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By Brianna Wiest

Most of the thoughts you experience in a day are not unique or self-generated. Our minds are like computer programs: they seek out, repeat and believe what they are told to.

Few people recognize how deeply their thinking is conditioned, and assume their thoughts and subsequent feelings are a part of who they are (and so they defend them, passionately). Learning to think for yourself is something you must consciously choose, and very few people do. Here are a few steps to guide you through it, assuming you dissect one idea (or opinion) at a time:

1. Decipher the origin of the opinion. Recall the first time you experienced it.

For example, if you remember being in second grade and hearing a parent say that anybody who isn’t pro-life is a murderer, you probably had a very strong reaction to it, being all of 7-years-old. Figuring out the origin of your thoughts, ideas and beliefs shows you how often they are not your own realization or discovery, but someone else’s imposition.

2. Determine whether or not your evidence is based in emotion or reason.

What are the supporting arguments for your opinion or idea? If they are emotion-based, are the feelings yours, or someone else’s? If neither – what are the facts that inform your belief?

3. Ask yourself who the opinion benefits.

Is it anybody (or anything) but either you or the general good of humankind?

4. Consider why opposing ideas could be valid.

This is probably the most crucial part, and yet very few people have the wherewithal to consider and discuss opposing ideas without feeling absolutely enraged (it’s what happens when we identify with our thoughts too deeply). Regardless – seriously sit down and try to understand the logic, reason or fear of opposing opinions without passing judgment.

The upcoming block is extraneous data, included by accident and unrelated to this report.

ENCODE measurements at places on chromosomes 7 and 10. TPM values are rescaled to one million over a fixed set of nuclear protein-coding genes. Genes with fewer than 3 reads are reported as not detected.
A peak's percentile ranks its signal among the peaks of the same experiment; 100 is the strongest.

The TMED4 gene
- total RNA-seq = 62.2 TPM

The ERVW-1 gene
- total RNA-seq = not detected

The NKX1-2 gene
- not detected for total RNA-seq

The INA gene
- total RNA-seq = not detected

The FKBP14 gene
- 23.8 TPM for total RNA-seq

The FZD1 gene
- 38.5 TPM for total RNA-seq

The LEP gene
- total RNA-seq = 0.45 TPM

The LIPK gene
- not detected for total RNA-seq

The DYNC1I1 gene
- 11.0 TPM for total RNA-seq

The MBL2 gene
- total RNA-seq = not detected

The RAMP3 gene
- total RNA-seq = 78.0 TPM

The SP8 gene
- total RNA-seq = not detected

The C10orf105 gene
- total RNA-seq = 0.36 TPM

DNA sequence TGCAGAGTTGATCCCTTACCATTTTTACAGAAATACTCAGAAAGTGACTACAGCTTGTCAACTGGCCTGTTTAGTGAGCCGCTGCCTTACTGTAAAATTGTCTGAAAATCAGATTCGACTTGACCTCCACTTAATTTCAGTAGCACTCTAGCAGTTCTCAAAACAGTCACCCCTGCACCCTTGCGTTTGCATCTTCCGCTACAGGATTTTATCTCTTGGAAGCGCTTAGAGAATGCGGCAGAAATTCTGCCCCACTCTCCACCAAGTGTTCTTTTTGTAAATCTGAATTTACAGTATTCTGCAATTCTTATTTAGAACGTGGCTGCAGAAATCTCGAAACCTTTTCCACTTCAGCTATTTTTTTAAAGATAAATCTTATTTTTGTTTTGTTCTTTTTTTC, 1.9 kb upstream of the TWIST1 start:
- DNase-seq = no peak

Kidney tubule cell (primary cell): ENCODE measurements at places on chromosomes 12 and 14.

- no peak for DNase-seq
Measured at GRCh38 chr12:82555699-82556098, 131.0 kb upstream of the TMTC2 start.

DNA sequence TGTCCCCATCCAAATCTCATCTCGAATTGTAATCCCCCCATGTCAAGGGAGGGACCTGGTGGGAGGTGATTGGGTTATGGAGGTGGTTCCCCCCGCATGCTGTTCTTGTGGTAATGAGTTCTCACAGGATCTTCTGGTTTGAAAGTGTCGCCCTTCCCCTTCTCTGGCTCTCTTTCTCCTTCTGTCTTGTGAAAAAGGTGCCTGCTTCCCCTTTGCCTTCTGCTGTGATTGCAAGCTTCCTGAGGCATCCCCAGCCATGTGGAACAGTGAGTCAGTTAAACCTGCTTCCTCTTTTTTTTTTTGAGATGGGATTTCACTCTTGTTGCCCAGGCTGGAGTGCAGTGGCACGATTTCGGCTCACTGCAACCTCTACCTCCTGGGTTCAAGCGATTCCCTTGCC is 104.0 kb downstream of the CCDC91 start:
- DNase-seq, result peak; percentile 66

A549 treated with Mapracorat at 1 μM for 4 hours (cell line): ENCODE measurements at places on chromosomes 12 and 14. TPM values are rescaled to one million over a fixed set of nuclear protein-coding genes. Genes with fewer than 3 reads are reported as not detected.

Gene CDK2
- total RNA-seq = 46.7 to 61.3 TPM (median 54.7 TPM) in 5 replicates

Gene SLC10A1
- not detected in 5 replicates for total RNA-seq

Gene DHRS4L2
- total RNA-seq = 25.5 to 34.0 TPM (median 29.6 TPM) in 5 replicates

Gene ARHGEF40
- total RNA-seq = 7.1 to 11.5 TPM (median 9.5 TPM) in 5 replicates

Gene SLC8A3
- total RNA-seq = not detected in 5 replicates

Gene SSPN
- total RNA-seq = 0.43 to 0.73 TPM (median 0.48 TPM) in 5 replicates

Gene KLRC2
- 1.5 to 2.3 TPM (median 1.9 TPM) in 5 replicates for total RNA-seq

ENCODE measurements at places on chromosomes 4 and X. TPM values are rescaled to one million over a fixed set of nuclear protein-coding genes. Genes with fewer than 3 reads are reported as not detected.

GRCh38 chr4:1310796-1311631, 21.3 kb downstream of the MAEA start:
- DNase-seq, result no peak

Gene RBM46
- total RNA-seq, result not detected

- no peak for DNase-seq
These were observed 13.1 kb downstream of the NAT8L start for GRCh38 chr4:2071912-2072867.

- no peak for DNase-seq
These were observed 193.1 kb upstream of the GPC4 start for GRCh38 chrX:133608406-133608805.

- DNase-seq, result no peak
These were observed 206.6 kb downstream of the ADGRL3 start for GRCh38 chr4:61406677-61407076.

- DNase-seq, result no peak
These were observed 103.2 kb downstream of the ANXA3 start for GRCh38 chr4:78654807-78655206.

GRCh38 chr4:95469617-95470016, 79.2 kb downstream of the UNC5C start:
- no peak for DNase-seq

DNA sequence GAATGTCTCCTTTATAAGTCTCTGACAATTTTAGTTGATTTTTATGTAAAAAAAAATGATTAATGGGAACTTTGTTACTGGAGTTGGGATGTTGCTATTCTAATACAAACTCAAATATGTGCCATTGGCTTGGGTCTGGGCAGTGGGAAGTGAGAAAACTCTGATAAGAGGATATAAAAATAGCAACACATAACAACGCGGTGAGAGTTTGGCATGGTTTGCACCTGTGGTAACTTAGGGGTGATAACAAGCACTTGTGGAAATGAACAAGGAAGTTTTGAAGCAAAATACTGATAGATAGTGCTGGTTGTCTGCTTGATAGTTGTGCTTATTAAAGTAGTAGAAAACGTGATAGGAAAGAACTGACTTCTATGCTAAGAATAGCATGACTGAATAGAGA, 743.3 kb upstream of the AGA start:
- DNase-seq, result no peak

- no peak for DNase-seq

5. Recognize why you feel the way you do about it.

Unless you are a trained expert on the topic, any strong emotions that accompany your opinion on it are usually strictly personal (and therefore, keep you away from being objective and realistic). It would take years and an extraordinary amount of research (at the level of Ph.D. candidacy) to be in a position to truly understand a nuanced issue enough to have an extremely strong feeling about it.

6. Research.

If you are as passionate as you claim to be about a particular idea, research it, and make sure your ideas aren’t unfounded. Then follow a few reputable newspapers, unbiased news sources and research centers to keep yourself up-to-date with what’s being discovered and discussed in the world.

7. Ask yourself what the outcome would be if everybody in the world thought the way you do.

It’s the best way to determine whether or not an idea only benefits your ego.

8. Envision your most actualized self: what would they think, if not this?

Imagining what your best self would say about an issue is a pretty good way to determine what you should shift your mindset toward.

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